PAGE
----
Volt MP accusers speak out about her behaviour: NRC
The controversy surrounding an MP for pan-European party Volt, who has been accused of threatening staff and sexual harassment, took a new twist on Monday, with the NRC publishing interviews with five of her 13 accusers.
MP Nilüfer Gündogan was suspended as an MP last month, after the allegations were made, but last week the party was ordered to reinstate her following a court ruling. The court said the party had shown insufficient legal and substantive grounds to suspend the MP and criticised the secrecy surrounding the claims.
The NRC has now published more details about the accusations, which until now have remained unclear.
One man said Gündogan, who according to witness accounts was drunk, had embraced a man and kissed his neck. Another said he had had a late night phone call from the MP asking for sex. Both men said ‘they laughed it off initially’ but later thought the behaviour was unacceptable.
A 17-year-old party worker said Gündogan had slapped her on the behind ‘almost certainly with a sexual intention’. She was told by then party chairman Laurens Dassen to speak to Gündogan about the matter. Dassen has since said the responsibility to discuss this should not have been given to a minor.
The MP was also accused of highhandedness towards the girl, who said at a group meeting during a team building weekend that she ‘did not feel respected’ by Gündogan.
‘She became incensed and called me names. She told me I was a just a snotty nosed kid, that I was a danger to the party and that I should listen to her.’ When she burst into tears, no one intervened, the teenager told the NRC.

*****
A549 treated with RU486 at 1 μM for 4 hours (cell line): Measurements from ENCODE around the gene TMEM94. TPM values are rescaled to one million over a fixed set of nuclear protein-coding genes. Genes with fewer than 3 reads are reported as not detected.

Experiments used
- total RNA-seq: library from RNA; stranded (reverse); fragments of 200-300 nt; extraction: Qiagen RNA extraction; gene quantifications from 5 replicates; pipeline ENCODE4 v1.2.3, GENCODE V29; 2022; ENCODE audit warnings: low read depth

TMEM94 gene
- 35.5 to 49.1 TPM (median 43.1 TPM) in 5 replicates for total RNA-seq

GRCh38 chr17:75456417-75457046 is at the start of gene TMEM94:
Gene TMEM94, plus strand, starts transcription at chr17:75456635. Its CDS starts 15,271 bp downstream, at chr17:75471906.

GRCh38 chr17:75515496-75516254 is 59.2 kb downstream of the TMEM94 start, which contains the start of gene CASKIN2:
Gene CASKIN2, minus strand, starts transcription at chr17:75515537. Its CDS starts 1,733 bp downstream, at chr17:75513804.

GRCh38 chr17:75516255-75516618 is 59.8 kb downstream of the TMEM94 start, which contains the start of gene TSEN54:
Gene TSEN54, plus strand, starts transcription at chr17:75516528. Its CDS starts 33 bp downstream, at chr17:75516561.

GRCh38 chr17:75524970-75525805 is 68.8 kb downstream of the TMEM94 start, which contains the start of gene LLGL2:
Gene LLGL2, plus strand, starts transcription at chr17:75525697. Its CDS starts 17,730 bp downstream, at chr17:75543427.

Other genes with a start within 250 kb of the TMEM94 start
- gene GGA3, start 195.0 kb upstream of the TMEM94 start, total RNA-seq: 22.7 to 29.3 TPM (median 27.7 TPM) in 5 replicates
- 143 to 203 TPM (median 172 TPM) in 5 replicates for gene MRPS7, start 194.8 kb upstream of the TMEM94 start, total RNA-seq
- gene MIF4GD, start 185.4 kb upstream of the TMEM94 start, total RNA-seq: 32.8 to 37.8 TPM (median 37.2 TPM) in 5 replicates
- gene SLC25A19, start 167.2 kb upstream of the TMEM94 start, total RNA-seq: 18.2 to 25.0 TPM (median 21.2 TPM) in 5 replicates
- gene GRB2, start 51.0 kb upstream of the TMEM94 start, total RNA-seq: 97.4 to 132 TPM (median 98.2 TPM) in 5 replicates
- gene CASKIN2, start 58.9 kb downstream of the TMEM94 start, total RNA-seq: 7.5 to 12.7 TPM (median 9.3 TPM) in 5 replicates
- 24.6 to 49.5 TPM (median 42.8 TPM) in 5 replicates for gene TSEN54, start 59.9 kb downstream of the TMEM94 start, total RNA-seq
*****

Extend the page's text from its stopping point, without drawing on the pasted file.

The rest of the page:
Other party workers said a previously friendly relationship with a gay colleague quickly turned into a power struggle, with Gündogan making remarks about his sexual orientation and trying to convince Dassen not to extend his contract. The man still works for Volt.
The party workers said Dassen acted as ‘a peace keeper’ and that the party board was too lenient, for instance about Gündogan’s shouting, including at Dassen himself.
In a reaction, Dassen and the board admitted that they ‘underestimated the risks connected with Nilüfer’s behaviour’.
Gündogan herself told the paper that the party workers are conducting a ‘witch hunt’ against her and that ‘people want me to stop being an MP’.
She admitted patting the gay party worker on the bottom in parliament but said it ‘was meant in a friendly way, we were still friends then’. Asked about other complaints about touching people, she said it was down to her ‘ touchy feely-ness, her Turkish passion’.
Asked about her alleged intimidating behaviour Gündogan said she had ‘a short fuse’ and that ‘since the death of her husband she had become irritated and agitated’, and that she had sought therapy. About her drunken behaviour, she said she sometimes drinks to much at parties, ‘so shoot me’.
‘The judge’s verdict wiped the floor with the investigation. The level of the accusations is lamentable,’ Gündogan told the paper. ‘They were at the level of “what an awkward pain of a woman she is”, just to make me ashamed of doing my job as an MP.’
The possible return of the MP to the parliamentary party, as ordered by the court, would prompt their resignation, the five complainants told the paper.
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